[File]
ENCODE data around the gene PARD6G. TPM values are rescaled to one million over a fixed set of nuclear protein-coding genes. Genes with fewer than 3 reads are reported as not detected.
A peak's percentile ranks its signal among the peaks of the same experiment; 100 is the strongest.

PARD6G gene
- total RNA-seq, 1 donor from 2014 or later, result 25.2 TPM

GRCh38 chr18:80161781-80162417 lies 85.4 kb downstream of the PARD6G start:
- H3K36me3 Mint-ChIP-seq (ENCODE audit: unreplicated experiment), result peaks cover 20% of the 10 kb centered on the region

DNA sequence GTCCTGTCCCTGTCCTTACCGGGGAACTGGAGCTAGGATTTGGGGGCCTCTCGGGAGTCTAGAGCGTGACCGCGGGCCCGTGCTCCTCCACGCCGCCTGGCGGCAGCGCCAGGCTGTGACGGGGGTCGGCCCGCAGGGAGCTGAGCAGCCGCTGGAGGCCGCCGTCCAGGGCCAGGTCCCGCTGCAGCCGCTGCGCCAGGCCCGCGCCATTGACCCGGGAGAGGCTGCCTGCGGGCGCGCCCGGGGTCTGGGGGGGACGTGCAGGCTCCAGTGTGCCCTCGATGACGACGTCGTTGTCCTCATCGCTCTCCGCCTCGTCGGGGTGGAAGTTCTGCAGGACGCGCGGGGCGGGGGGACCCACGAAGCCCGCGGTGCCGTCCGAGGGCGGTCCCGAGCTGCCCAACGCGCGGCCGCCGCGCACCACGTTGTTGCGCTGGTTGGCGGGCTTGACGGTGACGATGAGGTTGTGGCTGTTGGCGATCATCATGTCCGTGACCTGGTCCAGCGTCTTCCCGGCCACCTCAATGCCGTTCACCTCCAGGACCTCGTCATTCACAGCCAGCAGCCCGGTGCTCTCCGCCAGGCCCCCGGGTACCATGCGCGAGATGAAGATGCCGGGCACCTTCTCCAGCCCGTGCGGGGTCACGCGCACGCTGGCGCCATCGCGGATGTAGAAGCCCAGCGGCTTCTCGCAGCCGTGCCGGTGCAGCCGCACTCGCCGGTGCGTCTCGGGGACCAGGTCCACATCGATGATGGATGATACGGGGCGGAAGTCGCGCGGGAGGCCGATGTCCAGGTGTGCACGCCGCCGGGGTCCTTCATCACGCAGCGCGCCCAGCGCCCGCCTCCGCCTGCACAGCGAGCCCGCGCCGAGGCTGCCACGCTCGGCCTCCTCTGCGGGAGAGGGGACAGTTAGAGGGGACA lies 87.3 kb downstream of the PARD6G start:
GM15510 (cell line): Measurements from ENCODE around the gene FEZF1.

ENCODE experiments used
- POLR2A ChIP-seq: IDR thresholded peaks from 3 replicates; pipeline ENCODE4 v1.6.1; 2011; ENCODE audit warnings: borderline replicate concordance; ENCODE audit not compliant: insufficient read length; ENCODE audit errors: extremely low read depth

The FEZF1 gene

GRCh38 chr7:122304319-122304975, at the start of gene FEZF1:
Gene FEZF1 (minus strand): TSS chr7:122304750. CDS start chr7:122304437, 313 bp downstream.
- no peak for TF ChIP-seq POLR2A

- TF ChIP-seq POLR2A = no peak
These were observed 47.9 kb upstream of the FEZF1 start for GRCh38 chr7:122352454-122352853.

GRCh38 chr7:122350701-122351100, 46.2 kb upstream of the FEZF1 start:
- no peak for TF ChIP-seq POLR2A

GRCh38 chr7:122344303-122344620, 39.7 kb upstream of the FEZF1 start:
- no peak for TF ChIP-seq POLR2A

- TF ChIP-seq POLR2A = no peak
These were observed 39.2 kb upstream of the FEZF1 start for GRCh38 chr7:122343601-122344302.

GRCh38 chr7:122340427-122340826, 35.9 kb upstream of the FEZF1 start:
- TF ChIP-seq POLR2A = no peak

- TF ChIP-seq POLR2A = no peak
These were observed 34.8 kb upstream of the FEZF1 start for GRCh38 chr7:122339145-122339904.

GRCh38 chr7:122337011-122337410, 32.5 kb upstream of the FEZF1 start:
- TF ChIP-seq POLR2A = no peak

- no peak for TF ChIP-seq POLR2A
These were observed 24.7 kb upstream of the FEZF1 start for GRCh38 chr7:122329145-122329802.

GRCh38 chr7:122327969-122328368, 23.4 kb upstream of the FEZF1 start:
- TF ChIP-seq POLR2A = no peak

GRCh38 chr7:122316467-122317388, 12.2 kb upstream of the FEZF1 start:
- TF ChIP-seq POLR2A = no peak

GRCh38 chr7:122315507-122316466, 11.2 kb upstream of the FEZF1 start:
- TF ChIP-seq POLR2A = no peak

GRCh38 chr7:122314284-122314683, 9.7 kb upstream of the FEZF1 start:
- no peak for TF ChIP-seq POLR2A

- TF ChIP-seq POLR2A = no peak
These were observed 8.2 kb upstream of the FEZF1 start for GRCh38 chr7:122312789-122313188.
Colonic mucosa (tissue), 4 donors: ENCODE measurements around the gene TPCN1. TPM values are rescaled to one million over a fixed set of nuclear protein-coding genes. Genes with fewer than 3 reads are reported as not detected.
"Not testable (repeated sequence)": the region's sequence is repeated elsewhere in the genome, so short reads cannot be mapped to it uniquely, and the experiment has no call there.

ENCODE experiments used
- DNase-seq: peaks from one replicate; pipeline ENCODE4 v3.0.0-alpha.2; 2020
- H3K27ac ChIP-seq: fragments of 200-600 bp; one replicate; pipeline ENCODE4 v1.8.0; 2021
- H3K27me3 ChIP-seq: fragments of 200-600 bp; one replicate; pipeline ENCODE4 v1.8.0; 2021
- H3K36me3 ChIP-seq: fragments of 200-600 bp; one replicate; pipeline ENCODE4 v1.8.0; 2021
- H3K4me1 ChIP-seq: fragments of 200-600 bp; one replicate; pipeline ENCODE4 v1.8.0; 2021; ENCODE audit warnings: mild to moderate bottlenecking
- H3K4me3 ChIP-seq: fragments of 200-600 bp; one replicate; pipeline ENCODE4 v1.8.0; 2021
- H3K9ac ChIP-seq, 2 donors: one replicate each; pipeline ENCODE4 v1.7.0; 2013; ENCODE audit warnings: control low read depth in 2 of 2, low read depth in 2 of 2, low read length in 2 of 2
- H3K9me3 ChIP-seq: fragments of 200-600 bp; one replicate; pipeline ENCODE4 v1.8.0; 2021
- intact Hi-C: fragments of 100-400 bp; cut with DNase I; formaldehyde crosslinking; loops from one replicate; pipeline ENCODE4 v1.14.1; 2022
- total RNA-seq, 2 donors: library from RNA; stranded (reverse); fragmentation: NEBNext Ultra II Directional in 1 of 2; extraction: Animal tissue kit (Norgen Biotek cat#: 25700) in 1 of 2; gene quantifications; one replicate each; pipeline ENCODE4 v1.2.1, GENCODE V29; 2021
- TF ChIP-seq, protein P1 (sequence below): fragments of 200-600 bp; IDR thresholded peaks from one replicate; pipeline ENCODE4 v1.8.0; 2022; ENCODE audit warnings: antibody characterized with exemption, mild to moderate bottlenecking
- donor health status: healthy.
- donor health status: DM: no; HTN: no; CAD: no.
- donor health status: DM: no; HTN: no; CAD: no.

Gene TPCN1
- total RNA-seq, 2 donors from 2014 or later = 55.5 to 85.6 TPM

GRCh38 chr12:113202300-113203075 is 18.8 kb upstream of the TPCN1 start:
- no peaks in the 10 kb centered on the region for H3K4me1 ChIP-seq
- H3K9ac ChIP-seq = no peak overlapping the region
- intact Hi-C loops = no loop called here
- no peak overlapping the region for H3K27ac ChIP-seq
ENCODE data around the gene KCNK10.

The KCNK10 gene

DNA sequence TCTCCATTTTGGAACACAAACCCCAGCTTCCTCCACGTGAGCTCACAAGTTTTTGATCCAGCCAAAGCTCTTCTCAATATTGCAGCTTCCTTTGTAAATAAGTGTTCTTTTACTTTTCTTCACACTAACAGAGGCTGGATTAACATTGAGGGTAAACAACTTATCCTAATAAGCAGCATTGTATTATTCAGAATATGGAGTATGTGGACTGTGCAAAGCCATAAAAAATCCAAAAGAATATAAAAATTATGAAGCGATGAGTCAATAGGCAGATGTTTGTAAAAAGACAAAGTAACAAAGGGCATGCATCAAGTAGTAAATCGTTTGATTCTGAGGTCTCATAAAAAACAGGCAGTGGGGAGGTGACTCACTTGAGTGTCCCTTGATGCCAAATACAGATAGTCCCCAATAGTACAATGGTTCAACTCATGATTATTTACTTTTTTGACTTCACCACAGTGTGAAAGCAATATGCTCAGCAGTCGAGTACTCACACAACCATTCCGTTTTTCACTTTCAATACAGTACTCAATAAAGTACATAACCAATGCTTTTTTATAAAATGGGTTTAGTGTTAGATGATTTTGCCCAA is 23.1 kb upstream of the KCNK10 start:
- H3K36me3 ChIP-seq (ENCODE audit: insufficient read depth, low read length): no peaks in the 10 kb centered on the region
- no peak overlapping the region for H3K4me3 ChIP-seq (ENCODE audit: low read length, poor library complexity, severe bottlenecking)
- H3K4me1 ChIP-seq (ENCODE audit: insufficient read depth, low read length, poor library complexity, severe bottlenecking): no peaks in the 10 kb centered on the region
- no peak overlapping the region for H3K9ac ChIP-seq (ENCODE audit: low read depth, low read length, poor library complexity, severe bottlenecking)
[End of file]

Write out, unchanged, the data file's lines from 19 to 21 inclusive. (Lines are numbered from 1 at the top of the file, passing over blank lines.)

GRCh38 chr7:122344303-122344620, 39.7 kb upstream of the FEZF1 start:
- no peak for TF ChIP-seq POLR2A

- TF ChIP-seq POLR2A = no peak